[Techie Tuesday] How Radha Ramaswami Basu built HP in India, grew vertical into $1.2B operation
Radha Ramaswami Basu needs no introduction. One of the few women pioneers in the Indian tech industry, she is widely known for spearheading Hewlett Packard Enterprise’s (HP) entry into India. Her over 30 years of experience in technology comes on the back of growing HP’s electronic business software division into a $1.2 billion operation, and being Chairman and CEO of Support, a NASDAQ-listed company.
As Shantha Mohan, a global software engineering leader and author, wrote in her book Roots and Wings: Inspiring Stories of Indian Women in Engineering, “Innovation is a constant theme that runs through Radha’s life.”
Hailing from Chennai, Radha’s family gave a great emphasis on education and considered mathematics and science as the holy grail. “I went to an all-girls school. At school, I saw myself attracted more towards science than mathematics. For me, it was more about applications, thus, physics really interested me,” Radha tells YourStory.
Radha was the youngest among three siblings, and had a tenacity of breaking rules and get into trouble. In one such transgression, Radha stepped out of school to attend a lecture by someone who was talking about mechanics and medical engineering.
“It was at that moment I realised that I had to do engineering. However, coming from a traditional family, there was a push for me to focus more on BSc Mathematics and not engineering. But I applied for an engineering degree without anyone knowing about it. I was in the newspapers to have applied for engineering in 1966,” says Radha.
Radha Basu was among just 17 women among 2,800 boys studying at Indian Engineering College - Guindy
A girl among 2,800 boys
From an all-girls school, Radha went to Indian Engineering College - Guindy which had over 2,800 boys and 17 girls.
“Once I got in, I realised why I was told not to join engineering. It was a very different environment. But it was a fantastic experience. I went from a protected environment to an open environment. It taught me to be my own person. It taught me the value of relationships with guys. Some of my best friends are from my Guindy,” she recollects.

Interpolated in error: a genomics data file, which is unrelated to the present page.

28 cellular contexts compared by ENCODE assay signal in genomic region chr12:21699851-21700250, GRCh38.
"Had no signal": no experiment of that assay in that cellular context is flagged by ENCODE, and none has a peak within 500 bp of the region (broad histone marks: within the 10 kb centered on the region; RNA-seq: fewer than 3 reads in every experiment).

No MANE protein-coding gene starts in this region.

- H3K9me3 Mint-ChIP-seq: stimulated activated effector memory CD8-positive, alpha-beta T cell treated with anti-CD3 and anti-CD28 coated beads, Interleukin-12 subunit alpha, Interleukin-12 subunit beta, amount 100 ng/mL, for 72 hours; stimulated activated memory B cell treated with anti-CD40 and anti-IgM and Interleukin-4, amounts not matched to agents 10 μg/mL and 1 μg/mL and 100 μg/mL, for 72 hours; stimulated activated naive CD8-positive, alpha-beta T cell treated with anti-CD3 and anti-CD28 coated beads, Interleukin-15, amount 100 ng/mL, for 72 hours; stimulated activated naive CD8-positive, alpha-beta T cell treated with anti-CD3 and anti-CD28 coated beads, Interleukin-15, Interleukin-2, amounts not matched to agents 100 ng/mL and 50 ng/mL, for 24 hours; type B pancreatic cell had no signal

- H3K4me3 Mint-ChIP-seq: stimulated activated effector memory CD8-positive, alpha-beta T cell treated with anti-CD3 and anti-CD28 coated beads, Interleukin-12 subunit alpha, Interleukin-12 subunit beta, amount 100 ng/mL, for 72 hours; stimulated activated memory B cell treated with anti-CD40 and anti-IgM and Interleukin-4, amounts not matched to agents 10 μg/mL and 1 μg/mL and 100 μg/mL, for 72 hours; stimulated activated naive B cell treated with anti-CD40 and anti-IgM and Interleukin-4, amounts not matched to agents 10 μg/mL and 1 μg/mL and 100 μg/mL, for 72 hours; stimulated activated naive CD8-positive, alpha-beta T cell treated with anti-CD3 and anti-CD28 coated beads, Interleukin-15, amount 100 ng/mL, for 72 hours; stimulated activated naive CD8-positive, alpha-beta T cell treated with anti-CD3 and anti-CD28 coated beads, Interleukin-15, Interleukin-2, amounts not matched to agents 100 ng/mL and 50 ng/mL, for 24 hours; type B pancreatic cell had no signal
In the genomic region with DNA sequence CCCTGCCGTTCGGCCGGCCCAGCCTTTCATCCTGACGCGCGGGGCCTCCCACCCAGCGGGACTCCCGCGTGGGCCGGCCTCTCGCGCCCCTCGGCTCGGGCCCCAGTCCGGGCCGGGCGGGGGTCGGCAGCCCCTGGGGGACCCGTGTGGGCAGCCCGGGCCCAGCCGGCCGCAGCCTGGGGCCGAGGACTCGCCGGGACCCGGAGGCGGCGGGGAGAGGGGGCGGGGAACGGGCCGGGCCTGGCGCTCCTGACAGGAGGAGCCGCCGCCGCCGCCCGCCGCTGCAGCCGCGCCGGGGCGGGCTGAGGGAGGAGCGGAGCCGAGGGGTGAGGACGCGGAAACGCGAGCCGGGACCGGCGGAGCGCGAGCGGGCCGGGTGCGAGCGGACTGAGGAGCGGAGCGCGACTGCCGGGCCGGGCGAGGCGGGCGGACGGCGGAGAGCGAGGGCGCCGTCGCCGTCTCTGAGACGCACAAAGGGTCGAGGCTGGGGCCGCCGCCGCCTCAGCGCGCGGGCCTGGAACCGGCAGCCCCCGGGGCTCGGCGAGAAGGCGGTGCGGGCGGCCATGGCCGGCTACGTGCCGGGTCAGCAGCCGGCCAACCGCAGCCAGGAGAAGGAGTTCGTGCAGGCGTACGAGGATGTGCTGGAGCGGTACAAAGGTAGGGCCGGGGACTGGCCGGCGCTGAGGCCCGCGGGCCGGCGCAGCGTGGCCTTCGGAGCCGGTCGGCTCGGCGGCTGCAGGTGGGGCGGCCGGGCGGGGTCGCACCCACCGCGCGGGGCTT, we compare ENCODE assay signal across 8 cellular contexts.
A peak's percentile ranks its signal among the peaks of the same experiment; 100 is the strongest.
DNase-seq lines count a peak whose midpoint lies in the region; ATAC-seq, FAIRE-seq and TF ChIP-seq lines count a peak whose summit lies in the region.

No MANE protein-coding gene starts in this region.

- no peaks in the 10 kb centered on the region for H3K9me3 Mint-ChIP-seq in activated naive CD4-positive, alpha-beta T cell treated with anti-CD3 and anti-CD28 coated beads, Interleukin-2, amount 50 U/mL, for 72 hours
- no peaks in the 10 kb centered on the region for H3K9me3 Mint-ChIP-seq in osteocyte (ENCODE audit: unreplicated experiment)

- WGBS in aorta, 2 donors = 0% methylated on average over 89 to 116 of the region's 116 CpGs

After completing her engineering, Radha decided to pursue Master’s and decided to move to the US in January 1972. She got her masters from the University of South California in Computer Science and Biomedical Engineering.
At that time, the government gave her $8 for 30 days as scholarship assistance. But even though she didn’t have many resources, she learned to survive on the food she would get at orientation ceremonies of all the departments in the university.
“Some of my best learnings came from my engineering college days, and the first year in the US, where I learned to develop a can-do attitude,” says Radha.
After finishing her studies, she joined HP Labs.
Radha Ramaswami Basu with alumni from her engineering college
Starting at HP
“I was working on ultrasound transducer technologies, and was doing all the wonderful things I wanted to do in the medical field. The thesis for my master’s was on computerised ECG, and I would go on to even publish a paper,” she narrates. She also went on to work and build things on the instrumentation side.
After spending 20 years at HP in engineering and general management, in 1985, Radha founded the company’s operations in India and set up the first software centre of any multinational in Bengaluru. She then became General Manager of Hewlett-Packard Electronic Business Software Organisation, which she helped grow to a $1.2 billion global operation.
“I got the opportunity to meet the then Prime Minister Rajiv Gandhi, and we decided to set up HP Systems. David Packard (HP co-founder) was just brilliant and he always empowered me. I still wish that I could be like him and empower everybody in the way he did,” explains Radha.